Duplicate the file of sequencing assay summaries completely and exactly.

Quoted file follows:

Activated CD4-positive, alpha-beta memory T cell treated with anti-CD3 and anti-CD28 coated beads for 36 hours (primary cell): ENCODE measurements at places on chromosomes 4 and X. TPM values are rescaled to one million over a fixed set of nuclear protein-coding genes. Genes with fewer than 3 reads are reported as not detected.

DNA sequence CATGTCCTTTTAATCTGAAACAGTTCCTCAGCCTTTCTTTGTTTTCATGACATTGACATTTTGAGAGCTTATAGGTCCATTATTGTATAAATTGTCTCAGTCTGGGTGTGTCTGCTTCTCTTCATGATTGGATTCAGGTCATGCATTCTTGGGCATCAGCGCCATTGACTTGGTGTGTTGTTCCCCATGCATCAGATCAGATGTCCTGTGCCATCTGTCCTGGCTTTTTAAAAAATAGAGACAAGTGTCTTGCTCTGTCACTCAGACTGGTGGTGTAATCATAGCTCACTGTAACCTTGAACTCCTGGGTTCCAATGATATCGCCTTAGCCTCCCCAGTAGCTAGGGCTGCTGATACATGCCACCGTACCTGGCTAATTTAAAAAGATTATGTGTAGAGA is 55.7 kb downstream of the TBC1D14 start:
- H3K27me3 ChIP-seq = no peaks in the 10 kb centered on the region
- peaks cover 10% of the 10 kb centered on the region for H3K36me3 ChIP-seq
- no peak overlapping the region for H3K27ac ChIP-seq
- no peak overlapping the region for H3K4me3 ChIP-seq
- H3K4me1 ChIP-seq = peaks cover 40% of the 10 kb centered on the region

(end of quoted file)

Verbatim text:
Activated CD4-positive, alpha-beta memory T cell treated with anti-CD3 and anti-CD28 coated beads for 36 hours (primary cell): ENCODE measurements at places on chromosomes 4 and X. TPM values are rescaled to one million over a fixed set of nuclear protein-coding genes. Genes with fewer than 3 reads are reported as not detected.

DNA sequence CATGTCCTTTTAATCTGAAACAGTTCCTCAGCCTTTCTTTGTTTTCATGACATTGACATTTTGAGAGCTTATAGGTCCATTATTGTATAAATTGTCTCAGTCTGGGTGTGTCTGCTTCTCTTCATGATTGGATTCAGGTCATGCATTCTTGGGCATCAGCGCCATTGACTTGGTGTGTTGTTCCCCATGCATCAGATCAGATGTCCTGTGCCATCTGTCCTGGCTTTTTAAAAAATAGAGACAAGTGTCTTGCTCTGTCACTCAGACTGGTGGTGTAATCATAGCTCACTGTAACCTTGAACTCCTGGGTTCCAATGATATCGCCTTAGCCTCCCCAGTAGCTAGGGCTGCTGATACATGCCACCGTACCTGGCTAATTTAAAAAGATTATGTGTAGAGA is 55.7 kb downstream of the TBC1D14 start:
- H3K27me3 ChIP-seq = no peaks in the 10 kb centered on the region
- peaks cover 10% of the 10 kb centered on the region for H3K36me3 ChIP-seq
- no peak overlapping the region for H3K27ac ChIP-seq
- no peak overlapping the region for H3K4me3 ChIP-seq
- H3K4me1 ChIP-seq = peaks cover 40% of the 10 kb centered on the region